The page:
Just a few months ago the euro zone’s leaders believed that, having weathered the storm, they were set fair at last. Buoyed by the promise of Mario Draghi, the president of the European Central Bank, to do “whatever it takes” to support the currency, confidence had seeped back into the continent. Growth seemed to be returning, albeit at a slow pace. Troubled peripheral countries were recovering, after bail-outs and painful measures to cut budget deficits and improve competitiveness. Unemployment, especially among the young, was still desperately high, but at least in most countries it was falling. And bond spreads had narrowed sharply, as financial markets stopped betting that the euro would fall apart.
It was an illusion. In recent weeks the countries of the euro zone have begun to take in water once again. Their collective GDP stagnated in the second quarter: Italy fell back into outright recession, French GDP was flat and even mighty Germany saw an unexpectedly large fall in output (see article). The third quarter looks pretty unhealthy, partly because the euro zone will suffer an extra drag from Western sanctions on Russia. Meanwhile, inflation has fallen perilously low, to around 0.4%, far below the near-2% target of the European Central Bank, raising fears that the zone as a whole could fall prey to entrenched deflation. German bond yields are hovering below 1%, another harbinger of falling prices. The euro zone stands (or wobbles) in stark contrast with America and Britain, whose economies are enjoying sustained growth.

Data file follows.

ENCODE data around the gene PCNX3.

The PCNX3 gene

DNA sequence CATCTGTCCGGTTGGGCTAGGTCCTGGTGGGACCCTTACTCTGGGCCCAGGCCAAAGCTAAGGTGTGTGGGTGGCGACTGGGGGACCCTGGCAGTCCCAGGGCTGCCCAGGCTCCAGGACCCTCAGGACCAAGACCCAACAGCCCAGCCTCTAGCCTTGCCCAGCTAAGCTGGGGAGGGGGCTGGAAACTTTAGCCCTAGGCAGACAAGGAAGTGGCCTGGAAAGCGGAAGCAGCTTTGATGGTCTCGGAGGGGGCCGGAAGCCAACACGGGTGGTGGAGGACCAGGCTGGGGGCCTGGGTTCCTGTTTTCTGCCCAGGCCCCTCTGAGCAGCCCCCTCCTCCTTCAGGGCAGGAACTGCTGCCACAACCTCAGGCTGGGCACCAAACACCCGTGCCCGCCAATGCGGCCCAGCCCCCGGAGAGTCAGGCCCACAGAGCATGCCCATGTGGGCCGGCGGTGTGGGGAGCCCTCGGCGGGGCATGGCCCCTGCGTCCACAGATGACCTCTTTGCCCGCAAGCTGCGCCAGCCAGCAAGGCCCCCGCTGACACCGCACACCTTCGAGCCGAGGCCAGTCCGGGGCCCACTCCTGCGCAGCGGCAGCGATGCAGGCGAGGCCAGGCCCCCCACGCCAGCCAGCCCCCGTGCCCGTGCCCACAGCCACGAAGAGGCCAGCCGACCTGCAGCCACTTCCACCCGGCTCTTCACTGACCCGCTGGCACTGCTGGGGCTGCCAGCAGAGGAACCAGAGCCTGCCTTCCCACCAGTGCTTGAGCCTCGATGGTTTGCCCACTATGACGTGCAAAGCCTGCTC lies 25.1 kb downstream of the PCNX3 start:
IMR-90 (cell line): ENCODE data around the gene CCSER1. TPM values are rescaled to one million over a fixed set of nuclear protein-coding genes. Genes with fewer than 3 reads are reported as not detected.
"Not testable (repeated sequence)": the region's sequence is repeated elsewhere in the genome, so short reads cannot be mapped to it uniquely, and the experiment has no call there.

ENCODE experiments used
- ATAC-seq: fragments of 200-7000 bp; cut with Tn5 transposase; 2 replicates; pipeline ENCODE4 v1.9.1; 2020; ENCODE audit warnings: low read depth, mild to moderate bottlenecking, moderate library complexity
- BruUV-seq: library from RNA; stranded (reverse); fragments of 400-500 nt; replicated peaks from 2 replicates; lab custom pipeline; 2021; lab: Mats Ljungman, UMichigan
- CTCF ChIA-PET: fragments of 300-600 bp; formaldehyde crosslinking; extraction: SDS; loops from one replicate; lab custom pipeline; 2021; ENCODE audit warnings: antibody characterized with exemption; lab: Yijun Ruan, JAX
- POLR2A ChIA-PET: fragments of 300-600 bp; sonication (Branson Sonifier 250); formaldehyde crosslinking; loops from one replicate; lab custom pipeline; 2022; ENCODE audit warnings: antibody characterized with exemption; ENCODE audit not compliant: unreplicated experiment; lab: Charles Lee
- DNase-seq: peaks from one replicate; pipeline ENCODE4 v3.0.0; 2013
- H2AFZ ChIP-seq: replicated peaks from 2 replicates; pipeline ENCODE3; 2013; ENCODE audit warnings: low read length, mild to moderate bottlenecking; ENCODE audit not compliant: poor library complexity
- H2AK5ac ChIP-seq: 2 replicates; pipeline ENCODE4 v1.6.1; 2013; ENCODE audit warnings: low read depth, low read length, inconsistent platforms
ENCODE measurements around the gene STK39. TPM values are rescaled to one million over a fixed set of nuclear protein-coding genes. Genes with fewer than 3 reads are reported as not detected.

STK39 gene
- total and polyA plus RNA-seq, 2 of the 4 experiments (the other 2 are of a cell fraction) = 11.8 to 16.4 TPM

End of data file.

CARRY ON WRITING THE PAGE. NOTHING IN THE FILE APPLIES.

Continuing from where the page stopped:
What started more than four years ago as a banking and sovereign-debt crisis has decayed into a growth crisis that is now enveloping the three biggest economies. Germany is teetering on the edge of recession. France is mired in stagnation. Italy’s GDP is barely above its level when the single currency came in 15 years ago. Since these three countries account for two-thirds of euro-zone GDP, growth in places like Spain and the Netherlands cannot make up for their torpor.